Chapter

Disorienting Cosmopolitanism

Craig T. Borowiak

in Accountability and Democracy

Published in print October 2011 | ISBN: 9780199778256
Published online January 2012 | e-ISBN: 9780199919086 | DOI: http://dx.doi.org/10.1093/acprof:oso/9780199778256.003.0006
Disorienting Cosmopolitanism

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This chapter directly addresses democratic accountability’s place within global governance debates. Focusing on the writings of liberal cosmopolitan democrat David Held and more skeptical perspective of Robert Keohane, the chapter argues that contemporary approaches to democratic accountability in world politics over-emphasize control and order and neglect the place of disorderly, insurgent, and innovative practices taking place outside of formal institutions, often within civil society. Drawing from radical and agonistic traditions of democracy, the chapter introduces reflexive questions about the accountability of accountability frameworks themselves. It also argues for a postsovereignty politics in which democratic accountability is regarded as incompatible with all claims to final authority, regardless of whether that authority is the state, “the people,” or cosmopolitan public law. From this critical accountability approach, the key questions for globalizing democratic accountability are not only whether new accountability regimes can be built, but also whether we can develop reflexive and receptive ways to identify, disrupt, and address the accountability failures of those very regimes.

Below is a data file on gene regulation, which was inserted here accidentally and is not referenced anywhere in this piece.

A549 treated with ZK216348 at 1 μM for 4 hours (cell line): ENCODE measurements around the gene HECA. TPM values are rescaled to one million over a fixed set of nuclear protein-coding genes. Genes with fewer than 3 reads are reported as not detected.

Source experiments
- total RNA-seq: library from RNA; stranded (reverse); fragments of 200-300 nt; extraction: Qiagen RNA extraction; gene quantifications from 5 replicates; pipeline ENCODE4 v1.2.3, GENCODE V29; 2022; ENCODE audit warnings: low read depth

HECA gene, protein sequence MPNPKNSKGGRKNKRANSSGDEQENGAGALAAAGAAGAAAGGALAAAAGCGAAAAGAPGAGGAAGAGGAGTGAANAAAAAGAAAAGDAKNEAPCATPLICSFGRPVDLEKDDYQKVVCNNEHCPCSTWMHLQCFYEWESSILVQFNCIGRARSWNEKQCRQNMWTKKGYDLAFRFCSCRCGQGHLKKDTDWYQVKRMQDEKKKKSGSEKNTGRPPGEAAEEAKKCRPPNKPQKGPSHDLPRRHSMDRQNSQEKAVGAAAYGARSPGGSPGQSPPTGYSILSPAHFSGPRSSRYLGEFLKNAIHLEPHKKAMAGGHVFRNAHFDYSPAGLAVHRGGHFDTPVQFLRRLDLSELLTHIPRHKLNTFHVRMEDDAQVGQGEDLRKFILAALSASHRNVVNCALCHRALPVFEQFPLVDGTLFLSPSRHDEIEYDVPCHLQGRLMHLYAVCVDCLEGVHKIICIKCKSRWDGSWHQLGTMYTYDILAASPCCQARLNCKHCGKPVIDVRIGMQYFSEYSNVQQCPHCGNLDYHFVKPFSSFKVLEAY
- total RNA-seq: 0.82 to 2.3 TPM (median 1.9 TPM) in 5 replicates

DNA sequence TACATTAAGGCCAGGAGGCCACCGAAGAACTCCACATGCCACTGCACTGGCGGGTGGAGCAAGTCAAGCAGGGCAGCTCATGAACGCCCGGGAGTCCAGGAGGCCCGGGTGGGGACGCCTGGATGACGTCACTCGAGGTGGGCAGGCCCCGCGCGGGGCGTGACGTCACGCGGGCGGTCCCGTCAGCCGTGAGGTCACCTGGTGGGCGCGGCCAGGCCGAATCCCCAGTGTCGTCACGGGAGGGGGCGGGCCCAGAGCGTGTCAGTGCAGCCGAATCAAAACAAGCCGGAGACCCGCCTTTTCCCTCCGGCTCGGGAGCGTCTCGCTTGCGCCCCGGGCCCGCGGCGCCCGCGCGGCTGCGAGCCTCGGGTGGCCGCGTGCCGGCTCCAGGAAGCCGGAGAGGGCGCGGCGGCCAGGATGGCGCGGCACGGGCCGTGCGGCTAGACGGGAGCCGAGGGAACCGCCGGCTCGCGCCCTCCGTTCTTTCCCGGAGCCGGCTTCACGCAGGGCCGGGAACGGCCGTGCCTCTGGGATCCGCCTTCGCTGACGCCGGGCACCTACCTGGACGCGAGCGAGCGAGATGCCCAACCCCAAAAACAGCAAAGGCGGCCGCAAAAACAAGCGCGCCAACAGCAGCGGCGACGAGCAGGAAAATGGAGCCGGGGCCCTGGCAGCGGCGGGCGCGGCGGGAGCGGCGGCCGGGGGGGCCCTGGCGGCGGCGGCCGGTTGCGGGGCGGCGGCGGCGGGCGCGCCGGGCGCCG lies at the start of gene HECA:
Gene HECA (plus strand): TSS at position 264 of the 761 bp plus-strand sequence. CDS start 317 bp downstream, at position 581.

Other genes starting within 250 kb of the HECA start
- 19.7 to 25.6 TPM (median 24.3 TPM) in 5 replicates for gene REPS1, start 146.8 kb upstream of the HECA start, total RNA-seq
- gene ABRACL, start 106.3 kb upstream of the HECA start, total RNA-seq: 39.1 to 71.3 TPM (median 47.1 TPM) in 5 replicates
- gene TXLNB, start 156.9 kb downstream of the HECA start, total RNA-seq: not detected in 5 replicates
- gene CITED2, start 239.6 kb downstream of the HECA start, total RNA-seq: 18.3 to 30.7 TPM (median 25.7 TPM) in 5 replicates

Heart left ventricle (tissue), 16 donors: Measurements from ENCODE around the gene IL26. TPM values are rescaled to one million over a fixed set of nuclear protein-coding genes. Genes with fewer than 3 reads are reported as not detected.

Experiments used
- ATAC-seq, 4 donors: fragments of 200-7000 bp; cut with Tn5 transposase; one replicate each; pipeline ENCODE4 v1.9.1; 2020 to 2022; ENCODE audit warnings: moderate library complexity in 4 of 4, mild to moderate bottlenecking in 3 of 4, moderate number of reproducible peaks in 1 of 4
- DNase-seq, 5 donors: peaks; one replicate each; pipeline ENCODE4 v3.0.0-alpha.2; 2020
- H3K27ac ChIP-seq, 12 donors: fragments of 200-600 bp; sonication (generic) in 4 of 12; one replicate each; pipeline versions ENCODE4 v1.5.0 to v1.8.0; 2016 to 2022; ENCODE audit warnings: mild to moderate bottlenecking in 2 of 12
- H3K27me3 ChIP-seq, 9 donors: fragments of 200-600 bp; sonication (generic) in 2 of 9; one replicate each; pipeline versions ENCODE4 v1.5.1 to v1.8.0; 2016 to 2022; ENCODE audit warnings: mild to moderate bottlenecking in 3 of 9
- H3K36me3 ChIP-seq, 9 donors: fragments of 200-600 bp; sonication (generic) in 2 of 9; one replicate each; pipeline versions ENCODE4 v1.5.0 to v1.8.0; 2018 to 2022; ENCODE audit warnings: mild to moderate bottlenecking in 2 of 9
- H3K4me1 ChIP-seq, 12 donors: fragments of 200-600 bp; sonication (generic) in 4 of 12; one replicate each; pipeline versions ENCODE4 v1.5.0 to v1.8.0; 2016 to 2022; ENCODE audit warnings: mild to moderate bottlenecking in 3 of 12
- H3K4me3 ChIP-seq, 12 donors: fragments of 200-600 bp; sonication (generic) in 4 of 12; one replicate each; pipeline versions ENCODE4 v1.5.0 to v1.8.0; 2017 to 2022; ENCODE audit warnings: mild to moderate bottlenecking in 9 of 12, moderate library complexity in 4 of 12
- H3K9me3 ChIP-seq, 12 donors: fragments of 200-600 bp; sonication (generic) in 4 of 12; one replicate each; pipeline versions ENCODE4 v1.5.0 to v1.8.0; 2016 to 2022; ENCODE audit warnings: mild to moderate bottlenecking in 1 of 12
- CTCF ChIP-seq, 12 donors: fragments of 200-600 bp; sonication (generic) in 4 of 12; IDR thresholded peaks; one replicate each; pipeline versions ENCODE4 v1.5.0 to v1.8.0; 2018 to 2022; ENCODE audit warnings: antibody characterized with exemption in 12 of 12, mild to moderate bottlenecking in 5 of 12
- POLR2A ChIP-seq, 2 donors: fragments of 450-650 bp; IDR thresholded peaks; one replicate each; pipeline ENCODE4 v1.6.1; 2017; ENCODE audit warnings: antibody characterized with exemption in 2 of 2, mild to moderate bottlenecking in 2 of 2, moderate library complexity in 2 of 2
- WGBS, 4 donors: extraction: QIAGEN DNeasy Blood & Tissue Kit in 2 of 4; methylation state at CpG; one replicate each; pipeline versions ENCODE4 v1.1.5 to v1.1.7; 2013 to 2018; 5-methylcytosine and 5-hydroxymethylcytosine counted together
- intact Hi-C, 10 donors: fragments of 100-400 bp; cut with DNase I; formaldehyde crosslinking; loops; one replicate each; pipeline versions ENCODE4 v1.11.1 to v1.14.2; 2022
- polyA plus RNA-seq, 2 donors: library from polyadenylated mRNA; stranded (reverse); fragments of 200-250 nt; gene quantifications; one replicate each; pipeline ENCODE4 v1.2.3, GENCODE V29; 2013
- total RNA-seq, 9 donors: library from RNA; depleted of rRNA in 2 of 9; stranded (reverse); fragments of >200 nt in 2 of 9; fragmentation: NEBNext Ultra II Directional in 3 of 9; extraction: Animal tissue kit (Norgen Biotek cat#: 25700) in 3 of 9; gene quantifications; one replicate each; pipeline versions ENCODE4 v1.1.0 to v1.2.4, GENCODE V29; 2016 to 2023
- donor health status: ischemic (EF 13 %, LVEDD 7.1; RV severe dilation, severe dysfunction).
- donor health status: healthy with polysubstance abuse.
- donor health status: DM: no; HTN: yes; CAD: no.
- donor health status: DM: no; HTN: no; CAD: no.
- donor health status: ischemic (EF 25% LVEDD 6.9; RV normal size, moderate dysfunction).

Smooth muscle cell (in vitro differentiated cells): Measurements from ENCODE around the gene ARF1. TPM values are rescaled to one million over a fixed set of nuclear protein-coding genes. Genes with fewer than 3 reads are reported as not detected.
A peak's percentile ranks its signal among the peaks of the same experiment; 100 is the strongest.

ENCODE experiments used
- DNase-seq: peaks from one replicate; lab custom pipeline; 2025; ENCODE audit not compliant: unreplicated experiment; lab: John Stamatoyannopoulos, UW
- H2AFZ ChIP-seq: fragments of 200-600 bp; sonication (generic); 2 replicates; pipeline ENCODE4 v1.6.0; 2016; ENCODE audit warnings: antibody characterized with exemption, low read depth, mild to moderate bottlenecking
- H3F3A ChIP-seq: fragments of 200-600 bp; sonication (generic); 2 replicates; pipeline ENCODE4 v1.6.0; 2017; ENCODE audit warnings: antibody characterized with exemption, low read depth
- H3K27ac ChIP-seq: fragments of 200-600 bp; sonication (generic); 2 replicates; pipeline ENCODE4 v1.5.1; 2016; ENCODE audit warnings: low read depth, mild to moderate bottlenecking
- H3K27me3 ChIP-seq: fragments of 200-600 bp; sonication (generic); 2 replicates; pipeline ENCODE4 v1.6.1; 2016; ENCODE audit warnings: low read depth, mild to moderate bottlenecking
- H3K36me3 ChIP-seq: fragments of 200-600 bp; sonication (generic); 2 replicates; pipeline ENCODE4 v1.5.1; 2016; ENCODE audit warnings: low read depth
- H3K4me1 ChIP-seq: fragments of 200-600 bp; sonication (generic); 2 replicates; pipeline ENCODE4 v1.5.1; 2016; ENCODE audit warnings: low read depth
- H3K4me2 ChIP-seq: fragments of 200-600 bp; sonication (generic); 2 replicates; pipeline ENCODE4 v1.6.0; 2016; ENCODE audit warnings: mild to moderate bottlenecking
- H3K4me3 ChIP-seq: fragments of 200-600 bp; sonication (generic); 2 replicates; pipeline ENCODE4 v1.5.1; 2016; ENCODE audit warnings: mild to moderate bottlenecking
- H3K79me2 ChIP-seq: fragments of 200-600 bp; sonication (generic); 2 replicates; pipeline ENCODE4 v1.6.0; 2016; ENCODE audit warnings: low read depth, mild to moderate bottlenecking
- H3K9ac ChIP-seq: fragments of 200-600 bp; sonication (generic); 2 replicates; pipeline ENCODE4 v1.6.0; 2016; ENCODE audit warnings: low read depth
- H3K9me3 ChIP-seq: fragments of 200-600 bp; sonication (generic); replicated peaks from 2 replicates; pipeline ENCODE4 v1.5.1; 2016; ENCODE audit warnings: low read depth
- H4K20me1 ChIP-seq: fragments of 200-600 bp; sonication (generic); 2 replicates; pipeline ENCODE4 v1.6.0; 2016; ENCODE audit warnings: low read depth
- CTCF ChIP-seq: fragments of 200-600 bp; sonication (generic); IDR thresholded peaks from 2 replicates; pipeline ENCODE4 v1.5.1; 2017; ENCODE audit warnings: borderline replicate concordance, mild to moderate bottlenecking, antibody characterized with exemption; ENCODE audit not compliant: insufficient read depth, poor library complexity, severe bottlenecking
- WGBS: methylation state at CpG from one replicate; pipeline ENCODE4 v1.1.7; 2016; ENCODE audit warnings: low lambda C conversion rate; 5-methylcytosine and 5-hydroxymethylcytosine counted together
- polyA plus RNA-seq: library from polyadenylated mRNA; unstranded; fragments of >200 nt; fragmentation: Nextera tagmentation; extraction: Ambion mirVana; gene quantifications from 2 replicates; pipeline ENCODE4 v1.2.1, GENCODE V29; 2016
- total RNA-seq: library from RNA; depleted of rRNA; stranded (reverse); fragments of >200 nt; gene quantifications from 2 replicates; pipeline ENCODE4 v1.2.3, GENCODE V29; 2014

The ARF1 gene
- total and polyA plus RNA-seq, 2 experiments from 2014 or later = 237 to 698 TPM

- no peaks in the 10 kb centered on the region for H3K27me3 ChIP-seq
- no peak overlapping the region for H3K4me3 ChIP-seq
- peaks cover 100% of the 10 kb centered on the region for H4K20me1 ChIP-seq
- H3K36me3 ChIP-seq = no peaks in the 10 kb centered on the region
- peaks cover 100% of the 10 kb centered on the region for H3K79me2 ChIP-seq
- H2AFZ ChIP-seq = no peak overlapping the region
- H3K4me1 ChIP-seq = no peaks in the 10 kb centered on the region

Keywords: Richard Keohane; David Held; cosmopolitanism; global governance; postsovereignty; critical accountability; insurgent; civil society; reflexivity; radical democracy

Chapter.  10212 words. 

Subjects: Political Theory

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